The Communications Market Report: Scotland

Scotland becomes “a smartphone society”

Smartphones are now the most popular device for getting online in Scotland.

Ofcom's Communications Market Report 2015 reveals record ownership and usage are turning Scotland into a ‘smartphone society’.

About four in ten (37%) internet users cite smartphones as the most important device for accessing the internet compared to 26% for their laptop.

Since 2014 smartphones have overtaken laptops as the most important device for internet access. In that year 45% rated the laptop as most important compared to 21% for the smartphone.

Half of internet users aged 16-34 (50%) and more than four in ten (45%) aged 35-54 say a smartphone is the most important device for going online.

Smartphone ownership in Scotland increased slightly by one percentage point since 2014, with about six in ten adults owning one (63%) compared to the UK average of 66%.

However take-up of a 4G service among smartphone owners has gone up by 25 percentage points between 2014 and 2015 to reach 55%, significantly higher than the UK average of 45%.

Scotland had a substantial increase in 4G availability between June 2014 and May 2015. The proportion of premises in Scotland in areas with outdoor 4G mobile coverage stood at 79.7% in May 2015.

The report also shows that in the first quarter of 2015 almost nine in ten (89%) smartphone users in Scotland were ‘very’ or ‘fairly’ satisfied with their mobile network service in terms of being able to connect to the internet via 3G or 4G.

Satisfaction with ability to connect to the internet via 3G or 4G was highest among smartphone users in urban Scotland (92%) compared to rural Scotland (73%).

The other device seeing a marked increase in take-up is the tablet computer. Half of adults in Scotland (52%) said they had one in the household, a 10 percentage-point increase since 2014 (42%).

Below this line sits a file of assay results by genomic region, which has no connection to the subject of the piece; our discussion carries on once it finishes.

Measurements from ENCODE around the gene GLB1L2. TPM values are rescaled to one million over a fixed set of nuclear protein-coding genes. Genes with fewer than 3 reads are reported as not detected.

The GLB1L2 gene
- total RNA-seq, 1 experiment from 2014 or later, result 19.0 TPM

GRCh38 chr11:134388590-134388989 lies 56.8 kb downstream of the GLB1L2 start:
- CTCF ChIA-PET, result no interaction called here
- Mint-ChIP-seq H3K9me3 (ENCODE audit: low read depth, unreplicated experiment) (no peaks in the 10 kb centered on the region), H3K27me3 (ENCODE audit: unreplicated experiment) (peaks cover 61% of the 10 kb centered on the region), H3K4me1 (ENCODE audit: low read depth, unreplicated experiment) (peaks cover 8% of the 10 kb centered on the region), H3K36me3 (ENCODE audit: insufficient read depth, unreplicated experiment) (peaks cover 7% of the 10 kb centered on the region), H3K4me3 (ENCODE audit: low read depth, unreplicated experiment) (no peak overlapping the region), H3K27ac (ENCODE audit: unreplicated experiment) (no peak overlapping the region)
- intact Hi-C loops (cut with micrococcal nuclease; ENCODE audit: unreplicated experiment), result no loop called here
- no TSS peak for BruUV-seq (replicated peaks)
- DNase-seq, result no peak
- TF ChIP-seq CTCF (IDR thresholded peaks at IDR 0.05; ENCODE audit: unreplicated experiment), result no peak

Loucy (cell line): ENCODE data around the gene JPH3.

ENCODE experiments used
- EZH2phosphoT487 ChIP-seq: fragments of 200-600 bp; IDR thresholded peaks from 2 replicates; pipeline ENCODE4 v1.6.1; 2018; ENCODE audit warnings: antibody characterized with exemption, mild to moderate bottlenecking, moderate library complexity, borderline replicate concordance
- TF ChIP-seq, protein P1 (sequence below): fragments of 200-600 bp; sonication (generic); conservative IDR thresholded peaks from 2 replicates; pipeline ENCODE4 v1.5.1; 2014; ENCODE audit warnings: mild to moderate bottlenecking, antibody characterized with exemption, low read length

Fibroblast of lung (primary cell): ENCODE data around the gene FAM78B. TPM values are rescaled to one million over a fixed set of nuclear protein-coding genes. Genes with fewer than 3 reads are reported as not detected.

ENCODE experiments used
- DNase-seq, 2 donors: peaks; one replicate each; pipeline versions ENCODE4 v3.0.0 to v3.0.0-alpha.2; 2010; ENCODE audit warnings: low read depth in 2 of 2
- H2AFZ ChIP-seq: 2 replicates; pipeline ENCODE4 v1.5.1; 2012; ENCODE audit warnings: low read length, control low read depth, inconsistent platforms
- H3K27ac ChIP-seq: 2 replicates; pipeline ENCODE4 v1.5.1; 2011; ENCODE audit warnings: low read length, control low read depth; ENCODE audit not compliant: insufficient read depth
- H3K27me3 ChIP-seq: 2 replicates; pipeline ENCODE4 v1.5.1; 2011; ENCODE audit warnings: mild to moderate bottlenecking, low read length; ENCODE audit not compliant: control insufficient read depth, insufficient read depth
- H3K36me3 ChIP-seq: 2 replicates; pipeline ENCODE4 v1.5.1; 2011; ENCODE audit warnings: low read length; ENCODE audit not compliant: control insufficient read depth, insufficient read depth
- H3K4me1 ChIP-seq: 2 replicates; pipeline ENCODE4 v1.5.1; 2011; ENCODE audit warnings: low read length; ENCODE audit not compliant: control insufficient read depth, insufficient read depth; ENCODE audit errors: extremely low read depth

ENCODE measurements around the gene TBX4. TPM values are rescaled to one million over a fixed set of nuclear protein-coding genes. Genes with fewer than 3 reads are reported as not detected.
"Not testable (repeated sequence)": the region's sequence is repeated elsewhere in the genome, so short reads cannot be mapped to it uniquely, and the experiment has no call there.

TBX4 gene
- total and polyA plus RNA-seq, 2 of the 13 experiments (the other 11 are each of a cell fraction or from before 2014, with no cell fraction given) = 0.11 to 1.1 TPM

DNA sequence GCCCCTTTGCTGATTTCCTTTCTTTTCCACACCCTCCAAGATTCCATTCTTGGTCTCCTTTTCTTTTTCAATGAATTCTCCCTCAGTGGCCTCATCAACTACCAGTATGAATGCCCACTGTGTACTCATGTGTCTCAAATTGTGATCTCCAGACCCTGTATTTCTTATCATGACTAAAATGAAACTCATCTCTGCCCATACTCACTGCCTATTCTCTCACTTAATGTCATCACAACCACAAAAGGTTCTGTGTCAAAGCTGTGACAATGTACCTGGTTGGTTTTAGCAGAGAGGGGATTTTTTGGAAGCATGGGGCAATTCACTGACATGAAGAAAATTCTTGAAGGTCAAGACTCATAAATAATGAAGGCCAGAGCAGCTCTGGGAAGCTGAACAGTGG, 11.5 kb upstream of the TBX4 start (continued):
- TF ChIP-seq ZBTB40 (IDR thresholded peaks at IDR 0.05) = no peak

Vicki Nash, Director, Ofcom (Scotland), said: “In last year’s Communications Market Report we noted Scotland was becoming a more connected nation.

“There are definitely signs of this continuing with the increase in 4G service take-up being a particular highlight.”

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Annex A: Adults’ media literacy in the nations

watching tv

People in Scotland spend an average 3 hours 59 minutes per day watching TV.

Over half (52.1%) of all viewing is to the main five PSB channels.

BBC and STV spend on first-run originated content for viewers in Scotland grew in 2014 by 31%.

One in five Scots used standalone video subscription services such as Netflix and Amazon Instant in 2015.

Some 19% of TV households have a Smart TV - on a par with the UK average.

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DJs

Radio is listened to by fewer people and for less time in Scotland, compared to the rest of the UK.

Commercial stations accounted for almost half (48%) of all listening hours in 2014 - the highest share across the UK nations.

Over a third (35%) of all listening in Scotland is through a digital platform.

There are 26 community stations on air in Scotland.

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woman on phone

Scotland had the largest increase in 4G availability among the UK nations between June 2014 and May 2015.

Some 73% of premises in Scotland were able to receive superfast broadband services in May 2015.

Just under one in five (17%) households in Scotland is mobile-only.

Take-up of household fixed broadband is lower in Scotland than in the UK as a whole (71% compared to 78%).

Some 63% of adults have a smartphone compared to 66% for the UK as a whole.

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using laptop

Smartphones are the most important device for accessing the internet in Scotland.

Half of households in Scotland now have a tablet computer.

One in five adults say they are ‘hooked’ on social media.

In terms of reach, Facebook is the most popular social media site, followed by YouTube.

Nearly half of Scots who take digital photos say they share them on social media.

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postbox closeup

Scots send more personal mail than other nations.

They’re also more satisfied than the rest of the UK with the cost of postage (69% compared to 58% across UK).

Over four-fifths of businesses in Scotland are satisfied with the postal service they receive from Royal Mail.

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